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Timing of anticoagulation therapy in patients with acute ischaemic stroke and atrial fibrillation
17 March 2016
Accepted after major revision: 19 May 2016
29 November 2017 (online)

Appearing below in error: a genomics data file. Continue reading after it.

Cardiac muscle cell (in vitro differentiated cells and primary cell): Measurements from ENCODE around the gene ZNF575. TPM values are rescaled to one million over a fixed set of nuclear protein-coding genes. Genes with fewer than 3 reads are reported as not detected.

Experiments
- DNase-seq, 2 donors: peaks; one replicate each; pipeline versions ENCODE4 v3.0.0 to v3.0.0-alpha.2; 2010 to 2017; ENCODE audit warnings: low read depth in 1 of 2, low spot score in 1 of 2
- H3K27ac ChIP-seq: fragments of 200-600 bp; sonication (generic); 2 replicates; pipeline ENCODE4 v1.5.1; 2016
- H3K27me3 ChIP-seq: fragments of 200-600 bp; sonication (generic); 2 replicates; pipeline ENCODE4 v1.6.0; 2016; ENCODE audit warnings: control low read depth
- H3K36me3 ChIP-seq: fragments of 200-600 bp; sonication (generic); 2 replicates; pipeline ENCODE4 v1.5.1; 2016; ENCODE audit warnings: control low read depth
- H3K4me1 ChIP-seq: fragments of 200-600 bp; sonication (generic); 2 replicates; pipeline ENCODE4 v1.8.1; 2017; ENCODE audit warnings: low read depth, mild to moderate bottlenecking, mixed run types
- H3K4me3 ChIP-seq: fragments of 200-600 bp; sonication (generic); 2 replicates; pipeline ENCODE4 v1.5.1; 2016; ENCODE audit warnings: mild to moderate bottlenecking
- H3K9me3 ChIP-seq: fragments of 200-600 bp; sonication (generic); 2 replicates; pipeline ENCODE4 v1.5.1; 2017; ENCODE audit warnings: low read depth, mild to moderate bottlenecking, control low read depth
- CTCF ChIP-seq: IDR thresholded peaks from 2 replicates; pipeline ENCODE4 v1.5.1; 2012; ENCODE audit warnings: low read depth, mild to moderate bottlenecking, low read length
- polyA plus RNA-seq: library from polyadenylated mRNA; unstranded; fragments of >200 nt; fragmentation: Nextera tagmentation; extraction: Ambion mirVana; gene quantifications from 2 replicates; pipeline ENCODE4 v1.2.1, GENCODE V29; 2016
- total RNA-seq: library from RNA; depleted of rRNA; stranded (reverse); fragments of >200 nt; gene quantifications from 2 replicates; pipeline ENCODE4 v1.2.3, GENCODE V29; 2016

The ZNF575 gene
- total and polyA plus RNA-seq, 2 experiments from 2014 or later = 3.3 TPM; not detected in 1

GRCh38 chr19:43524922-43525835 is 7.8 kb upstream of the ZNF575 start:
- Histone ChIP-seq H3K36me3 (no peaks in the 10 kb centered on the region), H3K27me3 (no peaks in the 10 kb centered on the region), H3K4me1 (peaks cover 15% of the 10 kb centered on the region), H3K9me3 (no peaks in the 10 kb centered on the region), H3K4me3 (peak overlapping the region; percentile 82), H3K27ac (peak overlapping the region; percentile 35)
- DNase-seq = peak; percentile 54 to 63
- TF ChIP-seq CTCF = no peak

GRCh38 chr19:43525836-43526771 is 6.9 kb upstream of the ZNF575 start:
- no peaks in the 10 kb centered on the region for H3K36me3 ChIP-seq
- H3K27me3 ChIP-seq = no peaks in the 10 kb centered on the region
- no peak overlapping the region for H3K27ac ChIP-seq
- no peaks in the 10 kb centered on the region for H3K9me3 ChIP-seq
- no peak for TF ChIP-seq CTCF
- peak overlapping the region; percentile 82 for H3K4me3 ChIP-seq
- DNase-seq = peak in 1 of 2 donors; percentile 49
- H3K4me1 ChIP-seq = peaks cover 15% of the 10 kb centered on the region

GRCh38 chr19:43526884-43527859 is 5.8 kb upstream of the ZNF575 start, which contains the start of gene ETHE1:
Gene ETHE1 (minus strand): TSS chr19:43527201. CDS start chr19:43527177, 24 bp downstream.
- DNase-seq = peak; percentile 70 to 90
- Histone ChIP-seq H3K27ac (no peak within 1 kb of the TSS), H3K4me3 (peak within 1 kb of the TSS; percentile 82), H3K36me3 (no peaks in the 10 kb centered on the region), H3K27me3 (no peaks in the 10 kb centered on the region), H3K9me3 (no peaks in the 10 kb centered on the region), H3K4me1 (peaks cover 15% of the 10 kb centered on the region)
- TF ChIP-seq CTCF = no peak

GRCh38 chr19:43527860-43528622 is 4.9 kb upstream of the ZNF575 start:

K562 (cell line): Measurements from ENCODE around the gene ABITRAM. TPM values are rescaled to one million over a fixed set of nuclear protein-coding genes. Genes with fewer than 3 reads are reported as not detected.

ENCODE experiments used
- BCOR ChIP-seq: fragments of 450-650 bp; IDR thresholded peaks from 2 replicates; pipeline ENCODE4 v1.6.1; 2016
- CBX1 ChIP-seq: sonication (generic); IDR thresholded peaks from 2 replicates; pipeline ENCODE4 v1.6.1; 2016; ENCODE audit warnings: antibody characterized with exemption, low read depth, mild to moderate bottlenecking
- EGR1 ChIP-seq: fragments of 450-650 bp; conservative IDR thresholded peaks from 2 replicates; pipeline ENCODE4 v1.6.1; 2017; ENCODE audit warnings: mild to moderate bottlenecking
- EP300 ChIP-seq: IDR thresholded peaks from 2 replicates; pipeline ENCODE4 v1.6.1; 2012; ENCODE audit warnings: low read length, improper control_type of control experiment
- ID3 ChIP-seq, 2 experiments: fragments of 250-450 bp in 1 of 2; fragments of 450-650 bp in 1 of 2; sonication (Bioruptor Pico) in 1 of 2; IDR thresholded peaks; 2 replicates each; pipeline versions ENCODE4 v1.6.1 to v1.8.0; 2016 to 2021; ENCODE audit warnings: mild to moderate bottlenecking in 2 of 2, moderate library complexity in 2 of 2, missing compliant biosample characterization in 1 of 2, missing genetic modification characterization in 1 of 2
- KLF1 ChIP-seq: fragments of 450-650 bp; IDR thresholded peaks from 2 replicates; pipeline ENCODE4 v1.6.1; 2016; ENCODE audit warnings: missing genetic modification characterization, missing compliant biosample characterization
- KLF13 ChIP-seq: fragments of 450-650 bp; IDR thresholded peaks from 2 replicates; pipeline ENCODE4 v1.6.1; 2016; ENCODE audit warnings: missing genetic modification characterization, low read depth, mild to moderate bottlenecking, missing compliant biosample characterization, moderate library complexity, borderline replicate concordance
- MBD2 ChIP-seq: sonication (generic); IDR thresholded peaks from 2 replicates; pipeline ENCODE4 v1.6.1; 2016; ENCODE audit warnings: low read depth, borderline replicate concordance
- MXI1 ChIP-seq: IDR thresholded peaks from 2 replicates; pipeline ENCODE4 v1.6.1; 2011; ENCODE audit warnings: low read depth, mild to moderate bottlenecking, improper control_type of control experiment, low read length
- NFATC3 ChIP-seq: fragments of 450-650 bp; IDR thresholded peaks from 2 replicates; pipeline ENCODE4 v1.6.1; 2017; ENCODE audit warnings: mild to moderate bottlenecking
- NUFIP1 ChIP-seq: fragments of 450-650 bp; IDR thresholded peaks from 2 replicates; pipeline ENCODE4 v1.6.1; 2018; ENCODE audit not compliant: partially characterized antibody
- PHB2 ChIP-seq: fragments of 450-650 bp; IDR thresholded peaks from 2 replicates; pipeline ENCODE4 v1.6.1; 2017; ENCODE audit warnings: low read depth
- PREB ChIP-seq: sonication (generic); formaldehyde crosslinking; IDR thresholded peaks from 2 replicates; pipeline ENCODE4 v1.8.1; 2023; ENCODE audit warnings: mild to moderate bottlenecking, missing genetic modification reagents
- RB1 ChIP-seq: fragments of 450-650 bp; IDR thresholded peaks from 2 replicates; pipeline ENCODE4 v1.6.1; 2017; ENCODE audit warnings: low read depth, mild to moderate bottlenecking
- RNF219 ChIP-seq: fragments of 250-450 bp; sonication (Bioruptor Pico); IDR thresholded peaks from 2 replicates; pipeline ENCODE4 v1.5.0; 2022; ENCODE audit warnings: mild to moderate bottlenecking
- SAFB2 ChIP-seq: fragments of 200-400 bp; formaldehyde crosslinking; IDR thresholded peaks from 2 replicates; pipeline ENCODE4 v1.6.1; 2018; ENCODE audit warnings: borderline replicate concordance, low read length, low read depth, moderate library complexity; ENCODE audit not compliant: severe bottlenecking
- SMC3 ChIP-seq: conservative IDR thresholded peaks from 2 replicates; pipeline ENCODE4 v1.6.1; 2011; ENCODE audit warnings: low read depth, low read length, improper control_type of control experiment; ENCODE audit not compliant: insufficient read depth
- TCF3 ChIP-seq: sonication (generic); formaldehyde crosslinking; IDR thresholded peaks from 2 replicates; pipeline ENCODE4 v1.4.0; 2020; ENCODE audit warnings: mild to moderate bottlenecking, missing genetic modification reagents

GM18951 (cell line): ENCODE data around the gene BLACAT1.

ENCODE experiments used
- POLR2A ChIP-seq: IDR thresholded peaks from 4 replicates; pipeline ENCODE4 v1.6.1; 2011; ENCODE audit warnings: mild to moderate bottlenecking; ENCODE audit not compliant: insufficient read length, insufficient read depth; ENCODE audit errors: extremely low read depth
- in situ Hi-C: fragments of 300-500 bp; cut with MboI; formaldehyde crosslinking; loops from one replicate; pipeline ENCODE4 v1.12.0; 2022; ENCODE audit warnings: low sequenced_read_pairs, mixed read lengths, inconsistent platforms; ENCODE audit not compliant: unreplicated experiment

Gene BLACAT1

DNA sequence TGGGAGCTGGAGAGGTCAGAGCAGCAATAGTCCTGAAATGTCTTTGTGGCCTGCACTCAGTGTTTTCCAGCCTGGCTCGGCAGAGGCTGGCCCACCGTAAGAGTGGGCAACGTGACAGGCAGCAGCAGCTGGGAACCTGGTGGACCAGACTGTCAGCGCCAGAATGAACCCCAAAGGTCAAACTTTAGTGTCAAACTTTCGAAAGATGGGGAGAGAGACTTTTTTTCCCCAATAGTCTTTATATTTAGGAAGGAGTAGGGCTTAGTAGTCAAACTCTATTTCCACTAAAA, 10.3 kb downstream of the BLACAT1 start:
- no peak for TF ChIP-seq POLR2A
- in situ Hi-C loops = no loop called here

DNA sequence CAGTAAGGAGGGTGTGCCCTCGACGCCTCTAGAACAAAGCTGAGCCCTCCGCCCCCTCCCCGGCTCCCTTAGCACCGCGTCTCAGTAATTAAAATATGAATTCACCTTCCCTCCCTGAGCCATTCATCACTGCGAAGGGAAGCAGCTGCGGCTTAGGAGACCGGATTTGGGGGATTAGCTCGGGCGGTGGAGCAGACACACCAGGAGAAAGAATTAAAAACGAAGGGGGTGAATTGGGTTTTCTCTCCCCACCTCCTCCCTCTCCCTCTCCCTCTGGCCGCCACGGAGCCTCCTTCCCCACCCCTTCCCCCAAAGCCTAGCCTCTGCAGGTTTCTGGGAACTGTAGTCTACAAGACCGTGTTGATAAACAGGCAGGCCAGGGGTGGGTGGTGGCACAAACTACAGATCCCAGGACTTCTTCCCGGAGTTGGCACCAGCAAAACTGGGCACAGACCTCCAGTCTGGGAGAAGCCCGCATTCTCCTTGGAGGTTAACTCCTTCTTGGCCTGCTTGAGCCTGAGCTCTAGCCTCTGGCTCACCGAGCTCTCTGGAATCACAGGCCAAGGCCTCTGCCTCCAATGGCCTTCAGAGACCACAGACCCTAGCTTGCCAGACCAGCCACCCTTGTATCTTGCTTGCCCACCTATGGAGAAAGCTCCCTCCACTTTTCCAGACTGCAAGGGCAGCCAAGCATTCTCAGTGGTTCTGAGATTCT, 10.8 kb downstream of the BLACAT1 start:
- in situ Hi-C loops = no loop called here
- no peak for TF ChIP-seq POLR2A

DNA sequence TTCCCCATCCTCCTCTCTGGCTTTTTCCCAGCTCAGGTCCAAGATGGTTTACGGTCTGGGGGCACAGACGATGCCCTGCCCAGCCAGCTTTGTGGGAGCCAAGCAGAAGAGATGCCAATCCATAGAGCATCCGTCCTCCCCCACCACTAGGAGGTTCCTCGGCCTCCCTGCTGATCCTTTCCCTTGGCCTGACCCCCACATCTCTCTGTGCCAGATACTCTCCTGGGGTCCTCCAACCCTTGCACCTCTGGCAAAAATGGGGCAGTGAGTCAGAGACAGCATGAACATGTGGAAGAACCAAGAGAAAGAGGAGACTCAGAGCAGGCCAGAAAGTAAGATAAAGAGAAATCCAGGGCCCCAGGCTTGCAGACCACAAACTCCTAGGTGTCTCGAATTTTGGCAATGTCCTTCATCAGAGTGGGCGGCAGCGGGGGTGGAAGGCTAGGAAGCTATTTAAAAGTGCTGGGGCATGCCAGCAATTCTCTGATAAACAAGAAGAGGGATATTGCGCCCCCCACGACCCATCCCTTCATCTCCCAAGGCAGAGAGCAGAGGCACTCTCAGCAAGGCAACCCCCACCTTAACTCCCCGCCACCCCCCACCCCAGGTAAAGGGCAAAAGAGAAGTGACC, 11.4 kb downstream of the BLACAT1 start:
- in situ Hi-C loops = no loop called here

In patients with acute stroke and atrial fibrillation (AF), the risk of early recurrence has been reported to range between 0.1% and 1.3% per day. Anticoagulants are the most effective therapy for the prevention of recurrent ischaemic stroke in these patients, but randomised clinical trials have failed to produce any evidence supporting the administration of heparin within 48 hours from stroke onset as it has been associated with a non-significant reduction in the recurrence of ischaemic stroke, no substantial reduction in death and disability, and an increase in intracranial bleeding. As early haemorrhagic transformation is a major concern in the acute phase of stroke patients with AF, determining the optimal time to start anticoagulant therapy is essential. This review which focuses on the epidemiology of recurrent ischaemic stroke and haemorrhagic transformation in patients with acute ischaemic stroke and AF, proposes a model for decision making on optimal timing for initiating anticoagulation, based on currently available evidence.
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